Argentina Drug Addiction
The city of Buenos Aries perches on the south side of the Rio de la Plata, where the long river that forms the border between Uruguay and Argentina opens up into the Atlantic Ocean. Along the waterfront you’ll find Club Harrods Gath & Chavez of Buenos Aries. It’s a posh club with 13 tennis courts, a swimming pool, volleyball court, yoga classes and much more for the privileged class. Children of the wealthy could learn fencing or play badminton or join a soccer team that played on the full-size soccer field to the north of the club.
Just 10 miles away lies Ciudad Oculta—the Hidden City. This is a city within a city, a district of Buenos Aires with 16,000 inhabitants. Those living in Ciudad Oculta live in the most severe poverty with no hope of recovery. The area has been hit with an overwhelming plague of addiction to a highly toxic form of cocaine called paco. Paco may be made in different ways, mainly by mixing raw coca paste with kerosene or another solvent, and then smoking it.
Paco is so toxic and so addictive that those who become addicted destroy everything around them. One man who was addicted sold everything he owned to get more of the drug then began to commit violent robberies. He destroyed his house in a delusional rage and then sold the land the house had been on and wandered the streets until a family member took him in. After repeated stints in psychiatric hospitals or being helped in a church-run drug rehab, he could not shake his addiction and returned to the drug use once again. This is a common story among the young people in Ciudad Oculta. Violence associated with the sale of this drug claims many lives.
Economic Downturn and Drug Enforcement Elsewhere Darken Argentina’s Prospects
A economic crisis in the early years of this century and porous borders with Paraguay, Brazil, Bolivia and other South American countries set the stage for an increase in drug trafficking and consumption in Argentina. With economic hardships increasing, those already in the lower economic echelons could be exploited by a drug dealer with a product to move. It’s estimated that 4 million people in Buenos Aires live in poverty. Many of these poverty-stricken people began to resort to drug use to allay their desperation.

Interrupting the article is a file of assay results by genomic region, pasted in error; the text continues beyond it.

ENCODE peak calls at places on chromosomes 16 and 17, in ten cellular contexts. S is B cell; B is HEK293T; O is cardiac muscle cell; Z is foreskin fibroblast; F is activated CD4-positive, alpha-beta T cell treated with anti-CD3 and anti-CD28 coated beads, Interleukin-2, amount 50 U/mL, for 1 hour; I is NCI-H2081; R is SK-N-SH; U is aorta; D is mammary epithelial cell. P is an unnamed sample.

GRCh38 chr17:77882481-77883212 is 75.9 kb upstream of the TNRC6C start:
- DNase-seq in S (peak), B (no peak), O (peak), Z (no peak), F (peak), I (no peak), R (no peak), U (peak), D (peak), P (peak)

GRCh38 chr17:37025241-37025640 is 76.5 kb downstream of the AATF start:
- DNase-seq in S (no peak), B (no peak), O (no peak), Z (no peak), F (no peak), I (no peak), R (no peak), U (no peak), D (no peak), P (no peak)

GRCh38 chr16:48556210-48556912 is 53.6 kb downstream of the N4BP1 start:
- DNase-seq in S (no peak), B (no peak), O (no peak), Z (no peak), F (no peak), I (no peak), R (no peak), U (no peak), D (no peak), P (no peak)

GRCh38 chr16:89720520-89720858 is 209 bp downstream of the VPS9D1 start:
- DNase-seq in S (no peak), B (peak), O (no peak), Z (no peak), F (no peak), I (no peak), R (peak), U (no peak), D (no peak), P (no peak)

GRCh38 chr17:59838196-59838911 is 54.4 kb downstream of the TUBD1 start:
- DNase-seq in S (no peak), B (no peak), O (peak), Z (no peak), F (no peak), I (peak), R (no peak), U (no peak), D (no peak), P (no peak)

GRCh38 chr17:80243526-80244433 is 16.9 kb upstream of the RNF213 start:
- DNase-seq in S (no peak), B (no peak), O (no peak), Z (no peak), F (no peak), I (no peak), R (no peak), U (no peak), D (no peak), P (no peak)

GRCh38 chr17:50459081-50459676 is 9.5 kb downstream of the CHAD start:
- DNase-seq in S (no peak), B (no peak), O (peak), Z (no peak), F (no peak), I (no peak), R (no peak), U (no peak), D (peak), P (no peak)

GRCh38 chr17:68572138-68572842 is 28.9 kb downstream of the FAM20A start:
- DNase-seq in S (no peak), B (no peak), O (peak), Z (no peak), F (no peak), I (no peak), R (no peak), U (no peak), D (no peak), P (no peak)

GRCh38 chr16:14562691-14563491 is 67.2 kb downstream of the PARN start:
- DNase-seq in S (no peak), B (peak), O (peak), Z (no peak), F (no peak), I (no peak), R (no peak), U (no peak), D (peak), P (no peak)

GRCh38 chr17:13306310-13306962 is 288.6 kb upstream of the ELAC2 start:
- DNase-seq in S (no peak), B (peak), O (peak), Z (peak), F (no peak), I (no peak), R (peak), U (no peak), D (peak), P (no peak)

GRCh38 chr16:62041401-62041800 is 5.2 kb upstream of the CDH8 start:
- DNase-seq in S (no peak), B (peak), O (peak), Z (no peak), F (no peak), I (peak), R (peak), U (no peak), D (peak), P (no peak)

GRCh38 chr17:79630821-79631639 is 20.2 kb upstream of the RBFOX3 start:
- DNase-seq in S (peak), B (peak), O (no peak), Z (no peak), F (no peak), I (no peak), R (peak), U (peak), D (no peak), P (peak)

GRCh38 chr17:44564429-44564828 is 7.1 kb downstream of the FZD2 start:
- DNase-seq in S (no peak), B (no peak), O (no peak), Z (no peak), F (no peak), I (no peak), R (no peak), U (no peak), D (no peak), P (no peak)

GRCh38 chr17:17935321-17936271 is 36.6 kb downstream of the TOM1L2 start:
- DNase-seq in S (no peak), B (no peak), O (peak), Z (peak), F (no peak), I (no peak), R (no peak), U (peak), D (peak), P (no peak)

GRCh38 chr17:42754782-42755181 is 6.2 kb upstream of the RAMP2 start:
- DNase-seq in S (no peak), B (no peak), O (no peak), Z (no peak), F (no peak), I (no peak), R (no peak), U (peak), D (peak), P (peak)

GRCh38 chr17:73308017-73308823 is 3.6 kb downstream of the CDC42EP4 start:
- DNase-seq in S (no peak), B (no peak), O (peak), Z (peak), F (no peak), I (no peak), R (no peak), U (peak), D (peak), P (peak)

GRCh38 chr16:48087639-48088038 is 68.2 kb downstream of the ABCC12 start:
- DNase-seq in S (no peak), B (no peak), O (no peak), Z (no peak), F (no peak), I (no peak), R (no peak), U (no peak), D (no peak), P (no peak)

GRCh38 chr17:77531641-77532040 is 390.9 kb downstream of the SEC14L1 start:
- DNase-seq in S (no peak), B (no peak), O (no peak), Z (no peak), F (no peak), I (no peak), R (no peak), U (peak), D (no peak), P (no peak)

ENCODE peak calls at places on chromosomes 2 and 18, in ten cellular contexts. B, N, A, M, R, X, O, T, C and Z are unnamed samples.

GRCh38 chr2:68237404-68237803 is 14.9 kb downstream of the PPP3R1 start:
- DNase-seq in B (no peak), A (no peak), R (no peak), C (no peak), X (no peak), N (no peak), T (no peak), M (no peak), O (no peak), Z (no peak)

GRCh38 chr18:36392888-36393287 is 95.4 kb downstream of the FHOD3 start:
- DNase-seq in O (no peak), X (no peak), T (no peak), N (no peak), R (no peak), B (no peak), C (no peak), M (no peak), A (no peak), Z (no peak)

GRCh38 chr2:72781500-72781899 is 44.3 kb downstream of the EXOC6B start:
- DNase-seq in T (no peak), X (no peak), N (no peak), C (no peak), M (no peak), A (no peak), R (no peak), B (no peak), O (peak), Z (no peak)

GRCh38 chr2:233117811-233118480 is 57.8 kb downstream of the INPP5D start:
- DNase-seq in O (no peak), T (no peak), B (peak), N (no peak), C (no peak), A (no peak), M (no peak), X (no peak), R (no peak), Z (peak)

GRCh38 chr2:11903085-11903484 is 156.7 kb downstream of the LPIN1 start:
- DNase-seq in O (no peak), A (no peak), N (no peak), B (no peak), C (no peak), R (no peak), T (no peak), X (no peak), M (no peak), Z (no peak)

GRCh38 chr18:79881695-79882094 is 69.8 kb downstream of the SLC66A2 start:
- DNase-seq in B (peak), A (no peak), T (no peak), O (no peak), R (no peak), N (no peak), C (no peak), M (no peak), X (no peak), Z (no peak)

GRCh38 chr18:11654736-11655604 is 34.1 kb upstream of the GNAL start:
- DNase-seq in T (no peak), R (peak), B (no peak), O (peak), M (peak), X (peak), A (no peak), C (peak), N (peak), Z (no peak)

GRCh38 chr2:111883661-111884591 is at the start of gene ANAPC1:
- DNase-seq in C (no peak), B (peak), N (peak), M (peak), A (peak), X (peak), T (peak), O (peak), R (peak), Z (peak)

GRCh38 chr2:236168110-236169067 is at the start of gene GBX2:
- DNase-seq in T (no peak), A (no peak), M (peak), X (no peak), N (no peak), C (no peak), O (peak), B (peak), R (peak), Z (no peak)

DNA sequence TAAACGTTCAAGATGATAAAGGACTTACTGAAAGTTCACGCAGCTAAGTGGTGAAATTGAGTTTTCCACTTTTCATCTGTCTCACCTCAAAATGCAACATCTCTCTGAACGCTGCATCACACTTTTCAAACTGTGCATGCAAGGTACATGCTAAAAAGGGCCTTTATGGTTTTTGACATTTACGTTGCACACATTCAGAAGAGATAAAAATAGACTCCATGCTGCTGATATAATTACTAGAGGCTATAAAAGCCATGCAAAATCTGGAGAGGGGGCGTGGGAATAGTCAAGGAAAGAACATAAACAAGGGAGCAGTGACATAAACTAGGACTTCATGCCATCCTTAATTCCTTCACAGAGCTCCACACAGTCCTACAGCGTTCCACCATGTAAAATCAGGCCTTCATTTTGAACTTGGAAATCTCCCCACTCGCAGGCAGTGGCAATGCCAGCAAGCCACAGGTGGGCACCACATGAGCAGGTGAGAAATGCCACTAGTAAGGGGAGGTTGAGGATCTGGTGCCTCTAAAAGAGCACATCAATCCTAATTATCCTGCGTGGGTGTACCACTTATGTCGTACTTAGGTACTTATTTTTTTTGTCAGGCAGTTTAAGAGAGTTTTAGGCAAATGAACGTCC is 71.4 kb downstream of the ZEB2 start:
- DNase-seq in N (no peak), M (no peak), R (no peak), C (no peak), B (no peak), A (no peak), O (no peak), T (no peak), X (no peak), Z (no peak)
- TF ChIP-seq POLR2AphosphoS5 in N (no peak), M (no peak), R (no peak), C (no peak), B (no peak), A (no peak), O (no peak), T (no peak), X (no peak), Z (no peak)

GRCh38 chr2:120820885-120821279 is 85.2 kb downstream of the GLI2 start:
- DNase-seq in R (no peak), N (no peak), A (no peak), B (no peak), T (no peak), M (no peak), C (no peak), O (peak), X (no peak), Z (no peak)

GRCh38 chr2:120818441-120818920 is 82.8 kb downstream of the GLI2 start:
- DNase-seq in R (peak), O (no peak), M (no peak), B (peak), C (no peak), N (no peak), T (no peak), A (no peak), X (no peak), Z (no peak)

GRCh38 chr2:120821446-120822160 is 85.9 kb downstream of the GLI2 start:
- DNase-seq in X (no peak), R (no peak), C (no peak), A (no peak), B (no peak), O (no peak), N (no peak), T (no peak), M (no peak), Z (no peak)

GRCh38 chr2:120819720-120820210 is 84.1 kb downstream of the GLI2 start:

At the same time, the United States was applying pressure on the Mexican government to break up the powerful drug cartels that were moving cocaine, heroin, methamphetamine and marijuana into the U.S. As Mexican law enforcement began to damage the cartels’ business, the heads of the cartels began to look for new channels of manufacture and transport.
The drug lords of Colombia, responsible for the production of thousands of tons of cocaine each year, began to feel the pressure of the Drug War in their country as well. Coca crops were sprayed or burned. Key personnel were lost. They had to find a way to continue to manufacture cocaine and get the product out of the country to the U.S. and Europe, huge consumer markets.
Some of these drug traffickers found their relief in Argentina.
Precursor chemicals for cocaine production and for methamphetamine production could be obtained more easily in Argentina. There was little or no border control. Government officials were sufficiently corrupt that the drug lords could expect protection. Mexican drug traffickers began to set up methamphetamine production facilities. Some Colombian cocaine operations began to send raw coca paste to Argentina to be turned into cocaine hydrochloride, powder cocaine, which could then be sent on to other lucrative markets.
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